Forecast 2015: Scott Rick on Smart Consumer Moves
Michigan Ross professor shows how you can go shopping and feel good, but also protect yourself financially.
Scott Rick, assistant professor of marketing at Michigan Ross, is an expert on understanding the emotional causes and consequences of consumer financial decision-making. He shares his thoughts on how consumers can protect themselves and prosper in the new year.
I've often seen it argued, on bumper stickers and in fortune cookies, that "when the going gets tough, the tough go shopping." But the concept of retail therapy—shopping to alleviate psychological distress—is often lamented as wasteful and ineffective. Is shopping deserving of such a critique? My colleagues and I recently conducted some experiments to find out. We found that shopping restores a sense of personal control over one's environment. And this helps to alleviate sadness, which is typically characterized by a feeling that external forces have taken control of one's life. It's worth noting that the shopping episode need not be expensive—one experiment revealed that even hypothetical shopping helped to alleviate sadness. But shopping cannot heal all bad feelings. For example, anger is characterized by a feeling that other people have taken control of one's life, and it seems that no amount of shopping can help to reduce the perceived influence of other people.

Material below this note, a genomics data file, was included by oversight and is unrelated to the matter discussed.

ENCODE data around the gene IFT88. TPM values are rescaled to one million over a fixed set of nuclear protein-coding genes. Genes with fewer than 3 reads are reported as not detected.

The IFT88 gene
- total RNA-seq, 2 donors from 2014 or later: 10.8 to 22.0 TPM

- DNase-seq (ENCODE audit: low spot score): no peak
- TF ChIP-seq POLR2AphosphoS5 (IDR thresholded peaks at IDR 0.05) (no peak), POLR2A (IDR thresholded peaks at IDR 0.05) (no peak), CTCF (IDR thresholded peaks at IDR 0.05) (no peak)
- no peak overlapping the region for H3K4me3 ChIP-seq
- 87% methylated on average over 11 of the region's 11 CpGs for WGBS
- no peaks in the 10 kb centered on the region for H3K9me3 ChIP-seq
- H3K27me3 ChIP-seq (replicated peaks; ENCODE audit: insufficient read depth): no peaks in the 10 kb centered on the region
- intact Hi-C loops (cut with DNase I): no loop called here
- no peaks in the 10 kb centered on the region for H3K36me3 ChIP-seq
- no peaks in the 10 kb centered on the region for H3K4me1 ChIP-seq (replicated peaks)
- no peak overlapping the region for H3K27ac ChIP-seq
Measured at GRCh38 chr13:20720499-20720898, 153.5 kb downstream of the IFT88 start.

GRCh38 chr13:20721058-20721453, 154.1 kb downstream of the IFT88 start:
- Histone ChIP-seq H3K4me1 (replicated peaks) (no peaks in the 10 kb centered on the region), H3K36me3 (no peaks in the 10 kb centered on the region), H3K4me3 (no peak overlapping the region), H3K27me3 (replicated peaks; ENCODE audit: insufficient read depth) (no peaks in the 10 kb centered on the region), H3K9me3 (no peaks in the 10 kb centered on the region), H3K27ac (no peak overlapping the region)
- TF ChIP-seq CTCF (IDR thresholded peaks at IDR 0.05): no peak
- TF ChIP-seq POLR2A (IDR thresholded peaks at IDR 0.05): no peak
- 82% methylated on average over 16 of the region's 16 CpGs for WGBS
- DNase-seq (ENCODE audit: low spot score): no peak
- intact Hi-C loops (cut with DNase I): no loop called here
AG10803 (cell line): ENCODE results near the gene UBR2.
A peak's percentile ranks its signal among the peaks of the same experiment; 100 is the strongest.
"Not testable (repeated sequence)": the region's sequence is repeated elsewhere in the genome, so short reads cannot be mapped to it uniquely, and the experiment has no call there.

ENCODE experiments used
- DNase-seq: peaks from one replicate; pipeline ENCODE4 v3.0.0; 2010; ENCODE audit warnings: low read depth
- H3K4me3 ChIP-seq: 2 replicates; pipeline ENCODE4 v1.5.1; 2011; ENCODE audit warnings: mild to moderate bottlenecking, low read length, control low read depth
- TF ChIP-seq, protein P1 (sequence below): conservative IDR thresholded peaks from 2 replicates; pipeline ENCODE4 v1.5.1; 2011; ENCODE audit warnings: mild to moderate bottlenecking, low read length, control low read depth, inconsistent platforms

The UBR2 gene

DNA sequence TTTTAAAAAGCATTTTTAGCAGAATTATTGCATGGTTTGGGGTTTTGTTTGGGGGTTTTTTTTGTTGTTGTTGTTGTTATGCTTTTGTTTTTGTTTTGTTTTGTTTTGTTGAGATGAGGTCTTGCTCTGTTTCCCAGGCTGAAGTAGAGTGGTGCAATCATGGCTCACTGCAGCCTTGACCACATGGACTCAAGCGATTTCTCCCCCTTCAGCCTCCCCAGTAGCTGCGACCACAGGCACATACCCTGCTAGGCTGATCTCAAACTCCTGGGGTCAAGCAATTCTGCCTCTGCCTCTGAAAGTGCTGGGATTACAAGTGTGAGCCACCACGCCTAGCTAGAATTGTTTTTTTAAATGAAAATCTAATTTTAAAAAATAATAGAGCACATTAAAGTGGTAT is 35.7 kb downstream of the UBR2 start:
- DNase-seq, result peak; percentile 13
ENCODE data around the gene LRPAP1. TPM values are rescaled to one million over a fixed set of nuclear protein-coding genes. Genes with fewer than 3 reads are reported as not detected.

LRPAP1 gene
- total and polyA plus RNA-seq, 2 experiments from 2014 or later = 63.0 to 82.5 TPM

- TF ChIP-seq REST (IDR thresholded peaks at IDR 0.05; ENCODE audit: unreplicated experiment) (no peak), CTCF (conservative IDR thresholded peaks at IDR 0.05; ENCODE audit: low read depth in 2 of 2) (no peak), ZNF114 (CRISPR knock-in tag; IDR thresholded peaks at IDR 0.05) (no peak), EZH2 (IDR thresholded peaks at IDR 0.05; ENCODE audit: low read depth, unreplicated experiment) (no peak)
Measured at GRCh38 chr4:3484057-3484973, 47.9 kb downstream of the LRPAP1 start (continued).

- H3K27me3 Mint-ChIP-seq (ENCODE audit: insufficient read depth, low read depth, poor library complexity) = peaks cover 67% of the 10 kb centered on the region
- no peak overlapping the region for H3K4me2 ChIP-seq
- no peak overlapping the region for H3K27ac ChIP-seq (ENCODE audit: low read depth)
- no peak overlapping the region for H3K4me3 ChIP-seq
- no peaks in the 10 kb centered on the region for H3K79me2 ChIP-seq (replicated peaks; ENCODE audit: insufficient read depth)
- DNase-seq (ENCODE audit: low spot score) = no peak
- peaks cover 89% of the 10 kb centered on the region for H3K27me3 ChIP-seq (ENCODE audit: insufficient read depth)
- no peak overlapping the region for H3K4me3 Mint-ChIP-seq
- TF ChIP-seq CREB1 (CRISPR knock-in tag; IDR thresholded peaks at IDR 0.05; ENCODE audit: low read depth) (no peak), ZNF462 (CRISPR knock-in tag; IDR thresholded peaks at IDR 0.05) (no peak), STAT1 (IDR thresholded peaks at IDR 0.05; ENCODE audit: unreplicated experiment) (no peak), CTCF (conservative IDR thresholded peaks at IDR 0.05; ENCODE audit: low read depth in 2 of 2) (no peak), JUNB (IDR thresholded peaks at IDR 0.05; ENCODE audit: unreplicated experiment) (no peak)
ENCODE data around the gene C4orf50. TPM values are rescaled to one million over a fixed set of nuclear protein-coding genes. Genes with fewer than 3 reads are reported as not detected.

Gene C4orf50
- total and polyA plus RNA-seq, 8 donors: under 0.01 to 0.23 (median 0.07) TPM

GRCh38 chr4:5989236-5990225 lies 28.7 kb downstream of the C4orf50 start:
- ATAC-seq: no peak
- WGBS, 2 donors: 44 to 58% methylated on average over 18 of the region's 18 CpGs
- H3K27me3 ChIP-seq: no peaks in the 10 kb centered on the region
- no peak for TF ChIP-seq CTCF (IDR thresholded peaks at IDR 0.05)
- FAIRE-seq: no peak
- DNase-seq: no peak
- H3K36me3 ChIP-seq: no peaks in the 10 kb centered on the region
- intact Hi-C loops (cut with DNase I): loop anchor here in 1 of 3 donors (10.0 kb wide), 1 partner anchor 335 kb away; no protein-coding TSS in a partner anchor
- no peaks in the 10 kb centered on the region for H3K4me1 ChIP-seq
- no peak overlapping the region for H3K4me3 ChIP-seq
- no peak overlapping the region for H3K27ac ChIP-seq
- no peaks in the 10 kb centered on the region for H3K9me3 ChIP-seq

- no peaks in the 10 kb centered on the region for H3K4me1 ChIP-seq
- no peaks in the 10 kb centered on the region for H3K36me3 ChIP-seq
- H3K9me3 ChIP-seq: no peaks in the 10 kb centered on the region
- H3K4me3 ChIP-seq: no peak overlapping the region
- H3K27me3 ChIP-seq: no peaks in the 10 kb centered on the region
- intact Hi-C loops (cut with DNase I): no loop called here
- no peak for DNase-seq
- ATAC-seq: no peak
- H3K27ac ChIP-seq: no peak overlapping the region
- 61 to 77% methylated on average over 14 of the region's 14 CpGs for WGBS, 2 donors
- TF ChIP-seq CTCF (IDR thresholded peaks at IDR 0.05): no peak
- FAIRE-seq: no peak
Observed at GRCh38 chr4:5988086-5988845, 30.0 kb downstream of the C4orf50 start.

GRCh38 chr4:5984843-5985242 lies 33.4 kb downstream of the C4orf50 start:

Recent security breaches at many major retailers have highlighted the risks of paying with plastic. Most experts agree that debit cards are particularly risky because thieves can potentially empty out the checking accounts linked to them. That money can be recovered, but only after an investigation that can last up to two weeks. Credit cards are much better at limiting liability, but credit cards can also weaken self-control. It's less psychologically painful to swipe a credit card than to instantly remove cash from your checking account or your pocket. Also, some research suggests that merely being exposed to credit card logos can cause us to spend more with cash! Visual reminders of credit cards can produce a craving similar to that produced by smelling fresh cookies.
Conduct a financial audit
The new year is a great time to review your financial landscape. Have you set up that flexible spending account yet? Are you still walking around without a will? If you're in debt, do you know the interest rates of your debts? Our research shows that people are naturally tempted to focus on paying off their smallest debt, even though they'd be financially better off focusing on the debt with the highest interest rate. Financial planning websites (or, for the adventurous, Excel) can show you how much you're saving by focusing on high-interest debts rather than small debts.
The past few years have witnessed a surge of research demonstrating that donating money, and spending money on others, increases happiness. This pattern has now been documented across many different cultures and income brackets. One cautionary note is in order, though. A great deal of research has shown that performing one good deed provides us, psychologically, with "moral credentials" that license us to misbehave in a subsequent situation. This is not an argument against giving. Instead, by being aware of how our generosity might naturally impair our moral behavior down the road, we might be able to detect and correct this tendency.
-- Greta Guest, University of Michigan News.
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